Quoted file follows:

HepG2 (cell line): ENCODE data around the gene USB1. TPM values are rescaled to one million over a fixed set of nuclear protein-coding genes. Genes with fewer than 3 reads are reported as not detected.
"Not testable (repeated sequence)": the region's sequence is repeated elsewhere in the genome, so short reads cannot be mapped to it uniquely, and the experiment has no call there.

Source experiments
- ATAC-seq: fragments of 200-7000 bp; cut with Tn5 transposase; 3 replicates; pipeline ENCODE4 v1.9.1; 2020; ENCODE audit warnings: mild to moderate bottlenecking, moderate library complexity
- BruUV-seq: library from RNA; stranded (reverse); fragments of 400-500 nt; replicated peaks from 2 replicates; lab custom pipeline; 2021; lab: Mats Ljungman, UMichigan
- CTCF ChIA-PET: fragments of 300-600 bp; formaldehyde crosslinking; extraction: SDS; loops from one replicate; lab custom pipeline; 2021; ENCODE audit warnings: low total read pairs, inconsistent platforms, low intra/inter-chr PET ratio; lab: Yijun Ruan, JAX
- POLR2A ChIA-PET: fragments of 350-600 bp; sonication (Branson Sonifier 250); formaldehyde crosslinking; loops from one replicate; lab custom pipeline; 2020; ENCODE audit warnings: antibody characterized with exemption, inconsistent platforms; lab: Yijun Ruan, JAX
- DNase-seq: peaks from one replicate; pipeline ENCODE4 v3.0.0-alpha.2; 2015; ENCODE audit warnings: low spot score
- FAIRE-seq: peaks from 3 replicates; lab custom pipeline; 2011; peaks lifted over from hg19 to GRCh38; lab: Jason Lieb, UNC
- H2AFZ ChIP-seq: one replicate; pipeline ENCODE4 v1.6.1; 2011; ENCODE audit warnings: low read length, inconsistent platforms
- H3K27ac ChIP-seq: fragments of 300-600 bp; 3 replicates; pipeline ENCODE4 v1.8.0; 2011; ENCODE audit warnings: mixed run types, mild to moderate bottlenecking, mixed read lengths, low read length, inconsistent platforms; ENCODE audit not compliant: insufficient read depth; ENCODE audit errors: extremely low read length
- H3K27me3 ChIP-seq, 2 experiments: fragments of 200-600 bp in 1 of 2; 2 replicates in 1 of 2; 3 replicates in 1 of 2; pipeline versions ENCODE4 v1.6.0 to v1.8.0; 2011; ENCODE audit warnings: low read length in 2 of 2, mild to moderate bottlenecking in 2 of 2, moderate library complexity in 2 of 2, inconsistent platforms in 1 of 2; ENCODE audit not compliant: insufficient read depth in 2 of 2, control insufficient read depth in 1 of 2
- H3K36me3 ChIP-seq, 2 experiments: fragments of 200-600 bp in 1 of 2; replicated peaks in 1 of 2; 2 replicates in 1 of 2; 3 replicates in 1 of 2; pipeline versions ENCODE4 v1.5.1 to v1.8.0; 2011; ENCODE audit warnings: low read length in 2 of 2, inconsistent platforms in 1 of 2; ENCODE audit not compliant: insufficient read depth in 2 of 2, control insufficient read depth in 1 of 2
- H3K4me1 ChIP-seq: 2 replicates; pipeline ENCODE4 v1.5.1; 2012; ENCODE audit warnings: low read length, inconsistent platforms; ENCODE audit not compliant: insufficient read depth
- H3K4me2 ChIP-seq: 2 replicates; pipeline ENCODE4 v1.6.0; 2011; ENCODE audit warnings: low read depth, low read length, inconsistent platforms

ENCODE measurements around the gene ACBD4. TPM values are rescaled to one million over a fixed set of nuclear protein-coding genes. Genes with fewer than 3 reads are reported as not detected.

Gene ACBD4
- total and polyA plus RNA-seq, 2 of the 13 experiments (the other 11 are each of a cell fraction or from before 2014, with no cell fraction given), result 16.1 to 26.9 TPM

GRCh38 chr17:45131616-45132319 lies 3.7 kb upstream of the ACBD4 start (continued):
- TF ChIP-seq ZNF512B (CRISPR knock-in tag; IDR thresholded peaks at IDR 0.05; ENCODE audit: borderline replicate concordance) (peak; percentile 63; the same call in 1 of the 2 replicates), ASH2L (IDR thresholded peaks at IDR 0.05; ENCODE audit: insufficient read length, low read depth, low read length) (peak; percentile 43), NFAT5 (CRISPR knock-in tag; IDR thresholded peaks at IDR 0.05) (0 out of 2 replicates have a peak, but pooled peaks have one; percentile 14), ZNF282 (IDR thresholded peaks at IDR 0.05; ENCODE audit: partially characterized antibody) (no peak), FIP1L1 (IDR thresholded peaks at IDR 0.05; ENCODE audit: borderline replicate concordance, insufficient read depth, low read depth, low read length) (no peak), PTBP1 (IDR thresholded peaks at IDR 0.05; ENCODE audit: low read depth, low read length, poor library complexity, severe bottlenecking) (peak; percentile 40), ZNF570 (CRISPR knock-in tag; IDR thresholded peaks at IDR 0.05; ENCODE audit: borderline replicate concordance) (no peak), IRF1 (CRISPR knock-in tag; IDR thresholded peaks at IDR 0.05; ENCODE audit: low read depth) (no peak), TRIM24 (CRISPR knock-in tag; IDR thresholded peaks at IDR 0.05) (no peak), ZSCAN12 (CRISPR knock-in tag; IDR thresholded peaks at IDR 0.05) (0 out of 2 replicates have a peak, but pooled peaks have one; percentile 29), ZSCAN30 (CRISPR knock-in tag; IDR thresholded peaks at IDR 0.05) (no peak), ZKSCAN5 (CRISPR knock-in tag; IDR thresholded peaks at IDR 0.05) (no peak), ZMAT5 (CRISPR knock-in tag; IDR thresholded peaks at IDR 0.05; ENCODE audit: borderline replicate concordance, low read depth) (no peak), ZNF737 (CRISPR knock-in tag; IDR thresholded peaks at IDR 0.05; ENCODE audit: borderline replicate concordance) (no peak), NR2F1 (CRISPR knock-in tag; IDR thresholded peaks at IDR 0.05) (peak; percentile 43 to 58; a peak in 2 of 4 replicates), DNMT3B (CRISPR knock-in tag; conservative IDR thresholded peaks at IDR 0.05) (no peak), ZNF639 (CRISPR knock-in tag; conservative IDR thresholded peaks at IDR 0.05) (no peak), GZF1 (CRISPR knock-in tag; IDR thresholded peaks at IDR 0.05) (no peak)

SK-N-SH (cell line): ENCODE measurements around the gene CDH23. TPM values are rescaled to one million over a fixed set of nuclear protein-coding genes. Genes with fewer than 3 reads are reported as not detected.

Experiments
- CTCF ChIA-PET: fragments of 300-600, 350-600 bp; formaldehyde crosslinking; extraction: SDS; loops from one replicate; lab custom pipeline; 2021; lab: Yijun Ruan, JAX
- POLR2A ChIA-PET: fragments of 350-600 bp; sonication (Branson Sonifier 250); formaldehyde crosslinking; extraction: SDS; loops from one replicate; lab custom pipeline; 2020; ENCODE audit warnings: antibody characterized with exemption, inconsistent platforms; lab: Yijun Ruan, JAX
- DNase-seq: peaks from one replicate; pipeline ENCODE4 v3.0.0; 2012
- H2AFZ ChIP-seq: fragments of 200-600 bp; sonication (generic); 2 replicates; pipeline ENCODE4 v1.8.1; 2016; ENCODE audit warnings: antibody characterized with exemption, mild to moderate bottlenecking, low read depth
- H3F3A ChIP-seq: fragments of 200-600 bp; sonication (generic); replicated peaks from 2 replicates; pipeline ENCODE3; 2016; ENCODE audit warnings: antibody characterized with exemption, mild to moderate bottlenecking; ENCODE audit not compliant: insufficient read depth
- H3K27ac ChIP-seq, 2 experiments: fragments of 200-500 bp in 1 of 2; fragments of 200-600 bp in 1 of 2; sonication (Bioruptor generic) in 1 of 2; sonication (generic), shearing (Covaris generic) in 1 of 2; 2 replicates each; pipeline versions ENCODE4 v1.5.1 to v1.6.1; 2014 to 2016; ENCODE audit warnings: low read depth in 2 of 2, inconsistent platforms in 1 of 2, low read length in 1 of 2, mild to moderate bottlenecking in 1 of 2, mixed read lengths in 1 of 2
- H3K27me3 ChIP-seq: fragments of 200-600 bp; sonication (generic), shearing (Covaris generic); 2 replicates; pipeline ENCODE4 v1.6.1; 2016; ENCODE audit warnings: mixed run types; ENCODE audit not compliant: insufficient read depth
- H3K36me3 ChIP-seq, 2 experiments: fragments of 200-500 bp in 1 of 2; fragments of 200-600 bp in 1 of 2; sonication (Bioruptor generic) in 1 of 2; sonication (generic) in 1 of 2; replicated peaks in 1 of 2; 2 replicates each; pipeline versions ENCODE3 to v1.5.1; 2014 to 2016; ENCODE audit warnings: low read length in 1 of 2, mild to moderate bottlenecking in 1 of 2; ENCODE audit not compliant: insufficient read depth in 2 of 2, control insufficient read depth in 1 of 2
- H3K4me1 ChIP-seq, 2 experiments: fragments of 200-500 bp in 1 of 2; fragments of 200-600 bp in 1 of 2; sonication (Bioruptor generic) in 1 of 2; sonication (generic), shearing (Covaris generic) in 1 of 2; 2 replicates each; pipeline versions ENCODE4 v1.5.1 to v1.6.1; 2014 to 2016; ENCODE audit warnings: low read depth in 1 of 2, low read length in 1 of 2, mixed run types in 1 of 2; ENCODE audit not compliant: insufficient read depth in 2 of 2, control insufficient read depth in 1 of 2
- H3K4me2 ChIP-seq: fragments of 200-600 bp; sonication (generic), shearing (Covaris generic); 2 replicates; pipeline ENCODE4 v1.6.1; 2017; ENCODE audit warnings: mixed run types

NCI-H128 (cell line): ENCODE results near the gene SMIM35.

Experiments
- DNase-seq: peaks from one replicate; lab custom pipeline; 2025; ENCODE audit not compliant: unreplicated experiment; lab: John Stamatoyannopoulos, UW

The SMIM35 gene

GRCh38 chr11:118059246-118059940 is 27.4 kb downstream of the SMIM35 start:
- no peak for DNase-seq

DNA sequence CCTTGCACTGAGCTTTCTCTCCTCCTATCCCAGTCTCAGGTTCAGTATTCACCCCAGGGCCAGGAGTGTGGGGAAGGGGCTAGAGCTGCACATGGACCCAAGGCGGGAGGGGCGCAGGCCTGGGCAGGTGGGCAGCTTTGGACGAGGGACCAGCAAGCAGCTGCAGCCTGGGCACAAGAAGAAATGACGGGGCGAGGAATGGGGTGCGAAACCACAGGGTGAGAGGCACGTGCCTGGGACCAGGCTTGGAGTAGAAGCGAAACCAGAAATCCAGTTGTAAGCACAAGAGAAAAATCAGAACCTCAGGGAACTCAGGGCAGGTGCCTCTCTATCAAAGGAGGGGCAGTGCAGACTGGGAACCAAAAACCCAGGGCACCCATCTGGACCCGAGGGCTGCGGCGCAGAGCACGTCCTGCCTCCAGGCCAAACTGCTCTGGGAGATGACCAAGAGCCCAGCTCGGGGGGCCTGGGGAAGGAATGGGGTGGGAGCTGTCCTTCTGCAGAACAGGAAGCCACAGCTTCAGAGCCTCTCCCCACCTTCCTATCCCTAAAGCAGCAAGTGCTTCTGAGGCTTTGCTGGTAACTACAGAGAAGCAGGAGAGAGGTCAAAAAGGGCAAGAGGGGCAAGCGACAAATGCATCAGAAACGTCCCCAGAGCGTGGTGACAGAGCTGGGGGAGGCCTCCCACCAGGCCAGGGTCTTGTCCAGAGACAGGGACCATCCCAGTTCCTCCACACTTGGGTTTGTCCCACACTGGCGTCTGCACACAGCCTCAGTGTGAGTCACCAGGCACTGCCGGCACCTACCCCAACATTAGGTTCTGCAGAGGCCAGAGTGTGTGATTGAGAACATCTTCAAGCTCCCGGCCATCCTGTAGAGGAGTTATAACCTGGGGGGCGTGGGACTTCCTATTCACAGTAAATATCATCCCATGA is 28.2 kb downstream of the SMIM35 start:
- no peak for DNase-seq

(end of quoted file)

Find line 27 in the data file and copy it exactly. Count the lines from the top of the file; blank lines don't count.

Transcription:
- H3F3A ChIP-seq: fragments of 200-600 bp; sonication (generic); replicated peaks from 2 replicates; pipeline ENCODE3; 2016; ENCODE audit warnings: antibody characterized with exemption, mild to moderate bottlenecking; ENCODE audit not compliant: insufficient read depth